Lewis Titus: Business Administration Degree 1976 from Minot
State University. With management experience most of the 51 years of employment. Wisconsin resident past 36 years. Currently retired volunteering 4 days per week doing Hospice for HSHS St Joseph and The Community Table doing surveys and bank deposits. Work with a large cross section of community volunteers and the people we serve.
2.) With a strong local economy and low unemployment, many employers report difficulty in filling positions. What is the role of Eau Claire County in attracting more people to the community, and ensuring that the County is an attractive place to live and work?
Communities that promote various options for employment, housing, health care and recreation draw people to relocate or remain in the area. People move for jobs that offer a living wage and for quality of life issues. The housing market needs to be strong at the entry level attracting young workers on a tight budget and to sustain retirees on fixed incomes. Broadband is vital to allow for remote work. Public transportation allows everyone to move about the community and our airport provides a connection for the business traveler and general tourist.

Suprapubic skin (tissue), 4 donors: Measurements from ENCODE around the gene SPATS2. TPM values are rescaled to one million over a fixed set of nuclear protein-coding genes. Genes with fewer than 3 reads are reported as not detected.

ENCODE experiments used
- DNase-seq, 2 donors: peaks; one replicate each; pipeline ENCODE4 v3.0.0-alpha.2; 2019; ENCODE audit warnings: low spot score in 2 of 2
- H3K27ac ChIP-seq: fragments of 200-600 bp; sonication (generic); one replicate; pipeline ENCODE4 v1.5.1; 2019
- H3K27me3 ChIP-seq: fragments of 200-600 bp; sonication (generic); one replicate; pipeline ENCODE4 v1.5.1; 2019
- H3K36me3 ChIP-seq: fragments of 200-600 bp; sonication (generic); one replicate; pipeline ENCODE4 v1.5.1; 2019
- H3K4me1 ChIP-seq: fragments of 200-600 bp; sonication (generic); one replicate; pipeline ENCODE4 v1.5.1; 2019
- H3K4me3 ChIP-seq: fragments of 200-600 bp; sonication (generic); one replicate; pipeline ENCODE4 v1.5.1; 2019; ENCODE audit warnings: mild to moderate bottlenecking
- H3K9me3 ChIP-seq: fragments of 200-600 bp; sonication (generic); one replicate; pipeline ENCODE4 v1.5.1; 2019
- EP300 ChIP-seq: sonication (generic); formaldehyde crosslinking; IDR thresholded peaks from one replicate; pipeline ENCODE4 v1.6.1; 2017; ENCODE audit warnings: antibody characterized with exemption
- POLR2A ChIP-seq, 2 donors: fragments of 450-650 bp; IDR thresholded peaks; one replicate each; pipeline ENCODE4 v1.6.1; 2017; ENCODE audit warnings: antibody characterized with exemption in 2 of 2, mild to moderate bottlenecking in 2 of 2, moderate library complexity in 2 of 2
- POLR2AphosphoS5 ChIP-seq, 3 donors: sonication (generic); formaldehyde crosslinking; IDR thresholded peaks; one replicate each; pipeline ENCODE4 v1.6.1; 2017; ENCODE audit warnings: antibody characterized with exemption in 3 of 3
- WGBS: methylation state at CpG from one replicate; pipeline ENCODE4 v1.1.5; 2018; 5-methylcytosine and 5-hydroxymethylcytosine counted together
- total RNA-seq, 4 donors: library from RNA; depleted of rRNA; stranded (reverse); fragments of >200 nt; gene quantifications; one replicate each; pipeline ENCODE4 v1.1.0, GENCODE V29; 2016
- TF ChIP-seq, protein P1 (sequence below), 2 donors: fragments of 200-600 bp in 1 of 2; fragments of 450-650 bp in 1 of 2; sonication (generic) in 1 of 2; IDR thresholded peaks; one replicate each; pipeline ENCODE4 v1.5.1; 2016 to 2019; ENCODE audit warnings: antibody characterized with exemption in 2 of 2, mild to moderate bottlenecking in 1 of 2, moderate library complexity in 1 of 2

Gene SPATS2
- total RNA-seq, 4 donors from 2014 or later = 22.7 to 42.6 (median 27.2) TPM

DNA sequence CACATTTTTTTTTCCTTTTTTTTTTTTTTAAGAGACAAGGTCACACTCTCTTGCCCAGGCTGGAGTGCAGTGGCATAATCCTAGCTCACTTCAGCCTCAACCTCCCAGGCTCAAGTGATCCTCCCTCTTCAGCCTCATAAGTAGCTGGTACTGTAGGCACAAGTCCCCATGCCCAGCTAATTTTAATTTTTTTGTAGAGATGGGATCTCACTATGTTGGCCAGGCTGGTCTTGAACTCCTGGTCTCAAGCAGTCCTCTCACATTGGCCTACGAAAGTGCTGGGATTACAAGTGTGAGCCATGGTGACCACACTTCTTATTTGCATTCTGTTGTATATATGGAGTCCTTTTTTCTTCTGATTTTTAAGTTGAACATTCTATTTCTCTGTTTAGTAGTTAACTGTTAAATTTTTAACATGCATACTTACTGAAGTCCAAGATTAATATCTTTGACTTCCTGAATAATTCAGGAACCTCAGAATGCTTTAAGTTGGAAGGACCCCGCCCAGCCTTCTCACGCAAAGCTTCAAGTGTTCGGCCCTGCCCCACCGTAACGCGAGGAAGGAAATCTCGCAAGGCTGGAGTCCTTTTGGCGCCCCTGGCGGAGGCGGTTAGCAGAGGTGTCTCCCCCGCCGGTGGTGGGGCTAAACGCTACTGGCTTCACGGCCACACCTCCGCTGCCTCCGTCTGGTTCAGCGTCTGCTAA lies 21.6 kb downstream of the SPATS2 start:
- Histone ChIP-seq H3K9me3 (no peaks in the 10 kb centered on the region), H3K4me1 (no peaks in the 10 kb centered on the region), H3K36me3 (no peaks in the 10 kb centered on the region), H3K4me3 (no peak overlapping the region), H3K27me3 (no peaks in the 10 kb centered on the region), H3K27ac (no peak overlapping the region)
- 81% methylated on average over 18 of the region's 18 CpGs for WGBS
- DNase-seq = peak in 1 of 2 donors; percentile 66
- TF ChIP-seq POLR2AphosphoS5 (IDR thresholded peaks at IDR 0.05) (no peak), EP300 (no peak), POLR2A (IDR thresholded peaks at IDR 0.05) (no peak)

Eau Claire County offers a variety of quality of life factors. Our rural areas allow access to lakes, rivers, parkland and trail system. In our urban areas, we are a vital medical hub for our region and a destination for shopping, culture and entertainment. Our education platform is layered with public and private K-12 schools, a technical college and state university. These educational services help promote and train our future work force
Lewis Titus: Eau Claire has so many great opportunities with our great health care system with Mayo, Marshfield and Sacred Heart Hospitals. Being a great recreational area attracts young families to Eau Claire and many churches of all faiths.
3.) The Chippewa Valley Housing Task Force found that the community is experiencing housing supply challenges at all income levels and housing types. What should the County’s role be in expanding housing supply within areas of its jurisdiction?
The housing shortage occurs at all levels, but it is important to focus on the low-income and entry level price range. Affordable housing should include rentals, condos, duplexes and single-family homes. People should not be priced out of being able to afford a place to live. As a single person, my initial income allowed me to rent a small apartment, upgrading to a better apartment and finally saved enough money to purchase a home in the entry level price range.